This is an art museum restaurant with a unique appeal. It’s a contemporary wonder (quite a contrast to the 1904-vintage museum) and boasts a spectacular view of Forest Park, where the museum is located. The cuisine here is equally modern, with the chef displaying a light touch, creative but not fussy. A must is the appetizer of crispy brussels sprouts, perfectly charry and livened by the unexpected addition of ricotta salata and sweetened by a touch of honey. Shrimp and crab top warm spaghetti squash strands in a dish that’s so good you hardly expect it to come from such healthy ingredients. An array of sandwiches, salads, and quiches is available for those wanting something a little lighter, though you might decide to splurge on banana toffee cheesecake or a delicious salted caramel brownie bar. While Panorama has its own entrance, you’re going to want to explore the museum, whose inscription in front indicates its philosophy: “Dedicated to the art and free to all.” With everything from 11th-century Chinese statuary and Dale Chihuly glass to paintings by Van Gogh, Picasso, Andy Warhol, and Max Ernst, there’s enough to see here to walk off all the calories you’ve just so gloriously imbibed. As you leave, you notice the inscription on the back door: “Art still has truth—take refuge there.” That could apply to Panorama as well as the museum itself.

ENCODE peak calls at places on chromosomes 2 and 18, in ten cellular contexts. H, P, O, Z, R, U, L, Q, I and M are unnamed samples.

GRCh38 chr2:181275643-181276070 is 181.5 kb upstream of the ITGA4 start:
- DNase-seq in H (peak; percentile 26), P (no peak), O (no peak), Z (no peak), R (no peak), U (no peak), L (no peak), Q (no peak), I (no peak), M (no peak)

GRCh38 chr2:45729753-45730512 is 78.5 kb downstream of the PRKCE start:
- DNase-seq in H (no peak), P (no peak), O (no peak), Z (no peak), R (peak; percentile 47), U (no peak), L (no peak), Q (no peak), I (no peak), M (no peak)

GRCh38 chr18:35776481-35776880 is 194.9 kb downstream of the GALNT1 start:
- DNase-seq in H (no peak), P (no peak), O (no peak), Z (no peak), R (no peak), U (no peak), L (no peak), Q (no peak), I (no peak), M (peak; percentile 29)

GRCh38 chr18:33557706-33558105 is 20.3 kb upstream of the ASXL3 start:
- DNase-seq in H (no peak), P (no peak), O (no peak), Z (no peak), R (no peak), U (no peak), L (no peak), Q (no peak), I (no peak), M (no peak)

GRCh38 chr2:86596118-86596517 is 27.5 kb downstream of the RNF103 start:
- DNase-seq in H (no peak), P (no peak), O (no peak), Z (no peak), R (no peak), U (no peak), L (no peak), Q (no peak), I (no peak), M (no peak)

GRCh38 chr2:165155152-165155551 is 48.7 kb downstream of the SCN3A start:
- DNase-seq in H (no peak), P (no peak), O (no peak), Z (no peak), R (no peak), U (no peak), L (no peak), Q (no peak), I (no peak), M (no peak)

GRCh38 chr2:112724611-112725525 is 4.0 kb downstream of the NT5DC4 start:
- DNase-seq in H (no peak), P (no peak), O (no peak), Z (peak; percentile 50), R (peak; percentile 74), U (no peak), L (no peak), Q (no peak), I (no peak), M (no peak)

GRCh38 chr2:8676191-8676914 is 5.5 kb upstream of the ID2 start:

Café Berlinka is a revelation. This restaurant of Bratislava’s Slovak National Gallery is like a traditional coffeehouse catapulted into the 21st century, much like the museum itself, where rotating exhibits of stunning contemporary art fill the walls of this historic palace. Tall stone pillars, vaulted ceilings, large windows, and hanging mirrors create a classic café look. Wild murals along with the ceiling vaults, a long, almost boat-shaped bar, and a D.J. spinning tunes add a modern overlay. You can come for a drink, coffee, and cake, or a full meal. For vegetarians, nothing beats the grilled halloumi, creamy with paprika, on a bed of quinoa whose smoothness melds perfectly with the crunch of sugar snap peas. Confit chicken is accompanied by cabbage dumplings in the Slovak way, while chicken schnitzel is updated with panko and served with green beans, sesame seeds, and potato. Dessert? Choose from the daily offerings in the case, which might include a rich, hazelnutty Esterhazy cake or blueberry cheesecake, which I instantly proclaim my new favorite dessert (and I’m not even a huge cheesecake fan). The lovely staff helps you feel at home, and the crowd is perhaps the most diverse I’ve ever seen in a museum café. As I sit there, a woman perches under the bar playing with her child. A sad-eyed man nurses a beer at the next table. A guy strolls up to the bar in a suit with skulls printed on it. Two girlfriends raise glasses of red wine. It’s scene-y, not-the-usual, and fabulous.